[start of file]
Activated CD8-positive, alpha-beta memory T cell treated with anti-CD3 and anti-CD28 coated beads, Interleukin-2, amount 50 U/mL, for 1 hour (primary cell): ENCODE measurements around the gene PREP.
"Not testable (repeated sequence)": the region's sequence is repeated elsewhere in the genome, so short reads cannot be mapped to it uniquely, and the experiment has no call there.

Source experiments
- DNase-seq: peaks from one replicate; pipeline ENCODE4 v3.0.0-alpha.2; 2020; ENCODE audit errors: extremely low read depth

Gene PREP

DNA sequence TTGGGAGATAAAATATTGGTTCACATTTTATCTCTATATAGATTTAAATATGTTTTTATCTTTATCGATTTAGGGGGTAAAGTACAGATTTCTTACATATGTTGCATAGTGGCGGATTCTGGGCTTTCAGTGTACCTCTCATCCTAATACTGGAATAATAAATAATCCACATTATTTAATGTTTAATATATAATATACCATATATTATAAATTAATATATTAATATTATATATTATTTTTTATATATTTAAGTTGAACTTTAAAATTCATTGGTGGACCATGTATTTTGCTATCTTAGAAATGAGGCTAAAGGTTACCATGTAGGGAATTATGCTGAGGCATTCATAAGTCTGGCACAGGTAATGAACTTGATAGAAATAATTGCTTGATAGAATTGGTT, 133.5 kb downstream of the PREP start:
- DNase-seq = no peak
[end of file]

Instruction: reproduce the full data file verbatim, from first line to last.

Activated CD8-positive, alpha-beta memory T cell treated with anti-CD3 and anti-CD28 coated beads, Interleukin-2, amount 50 U/mL, for 1 hour (primary cell): ENCODE measurements around the gene PREP.
"Not testable (repeated sequence)": the region's sequence is repeated elsewhere in the genome, so short reads cannot be mapped to it uniquely, and the experiment has no call there.

Source experiments
- DNase-seq: peaks from one replicate; pipeline ENCODE4 v3.0.0-alpha.2; 2020; ENCODE audit errors: extremely low read depth

Gene PREP

DNA sequence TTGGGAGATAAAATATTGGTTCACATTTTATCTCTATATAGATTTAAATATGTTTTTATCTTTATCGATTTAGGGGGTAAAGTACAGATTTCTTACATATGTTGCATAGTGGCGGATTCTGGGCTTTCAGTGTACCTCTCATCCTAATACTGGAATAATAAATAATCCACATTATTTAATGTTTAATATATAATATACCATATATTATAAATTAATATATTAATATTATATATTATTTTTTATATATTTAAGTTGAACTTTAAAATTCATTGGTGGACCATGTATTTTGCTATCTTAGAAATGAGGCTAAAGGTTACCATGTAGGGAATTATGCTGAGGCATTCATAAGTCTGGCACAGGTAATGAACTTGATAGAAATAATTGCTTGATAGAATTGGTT, 133.5 kb downstream of the PREP start:
- DNase-seq = no peak